An Economic Perspective on Investing in EB-5 Projects in the U.S.

By Ismael Fernandez

Investors seeking EB-5 opportunities rely on the political and economic stability of the United States. Since the worldwide economic crisis of 2008, investors have become more risk-averse and pay a lot more attention to what is happening around the world before investing their money in a project. This article attempts to educate the reader on the current status of the U.S. economy, the current forecasts, and analyzes the profitability of different industries as measured by the U.S. Bureau of Economic Analysis.

 Hard Beginnings

The U.S. stock market, like many other stock markets around the globe, had a rough start in 2016, mostly due to worries that China’s economy is slowing. Many economists view the drop in the markets as an overreaction to the news that Chinese economic growth is contracting. It is important to note that China’s economy in terms of Gross Domestic Product (GDP) is still growing. The slowdown refers to a reduction of the GDP growth rate, which has been revised from in excess of 10 percent a year to about 7 percent annually. By contrast, the U.S. economy has been growing at an average rate of 2.6 percent since 1980, with only one year in which it went above 5 percent, reaching 7.3 percent in 1984. There are reasons to believe that this “slowdown” is in fact healthy and part of the new normal. As the GDP rises above $8,000 per capita, economies experience a shift from blue-collar to white-collar jobs; society tends to be more stable and people make higher incomes, and consumers tend to level off spending in order to save and invest more. This means that the same level of growth experienced in China over the last 25 years will be hard to sustain, but this is a sign that the country’s economy is maturing from that of a developing country to a developed one. 

By contrast, purchases of Chinese goods from the U.S. continue to surpass exports by a rate of around four times, which means that Chinese goods have a much stronger demand in the U.S. market than vice versa. In fact, while China continues to be the number one trading partner, exports of U.S. goods to China only represent about 8 percent of total U.S. exports—meaning the U.S. economy is not fully exposed to risks of a Chinese slowdown.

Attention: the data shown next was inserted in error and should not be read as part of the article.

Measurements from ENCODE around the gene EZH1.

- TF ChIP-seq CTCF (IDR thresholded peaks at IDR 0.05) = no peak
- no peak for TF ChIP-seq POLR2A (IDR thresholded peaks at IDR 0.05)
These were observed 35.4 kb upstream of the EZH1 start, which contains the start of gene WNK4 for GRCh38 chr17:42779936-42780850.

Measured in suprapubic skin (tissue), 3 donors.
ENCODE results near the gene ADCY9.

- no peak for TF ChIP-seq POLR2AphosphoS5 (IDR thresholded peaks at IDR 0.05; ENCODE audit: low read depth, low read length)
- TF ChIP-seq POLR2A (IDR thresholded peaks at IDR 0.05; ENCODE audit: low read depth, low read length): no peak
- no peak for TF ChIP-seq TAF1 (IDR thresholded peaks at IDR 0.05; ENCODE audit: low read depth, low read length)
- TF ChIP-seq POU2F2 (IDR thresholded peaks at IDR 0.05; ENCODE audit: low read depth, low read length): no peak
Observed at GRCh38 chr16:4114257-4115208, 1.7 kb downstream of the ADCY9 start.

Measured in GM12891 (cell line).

U.S Economic Outlook

The U.S. economy is in fact doing well on its own as the latest economic indicators suggest. Unemployment levels have reached 4.9 percent as of February 2016, which is considered “full-employment,” while personal consumption expenditures are growing at a rate of 3.1 percent as of 2015—with an inflation of the same type of goods and services at just 0.3 percent. In the meantime, GDP growth continues to remain in healthy territory of about 2.5 percent as of 2015, and is expected to remain positive—although many analysts forecast it to be a bit lower between 2.1-2.5 percent this year.

When analyzing the stock market, the Standard & Poor’s 500 index (S&P 500) finished 2015 virtually unchanged (-0.69 percent). This is, however, misleading as a handful of stocks performed very well, implying that if it wasn’t because of this, the market would have experienced a severe correction. This correction, extended to the first few weeks of 2016 as fear of another global meltdown was raised, is expected to revert later in the year. In fact, at the time of writing this article, the stock market is recovering along with price increases in oil, which has been at the lowest point in nearly ten years. With this data in mind, most economists and analysts agree that the risk of the U.S. entering into a recession in 2016 is low.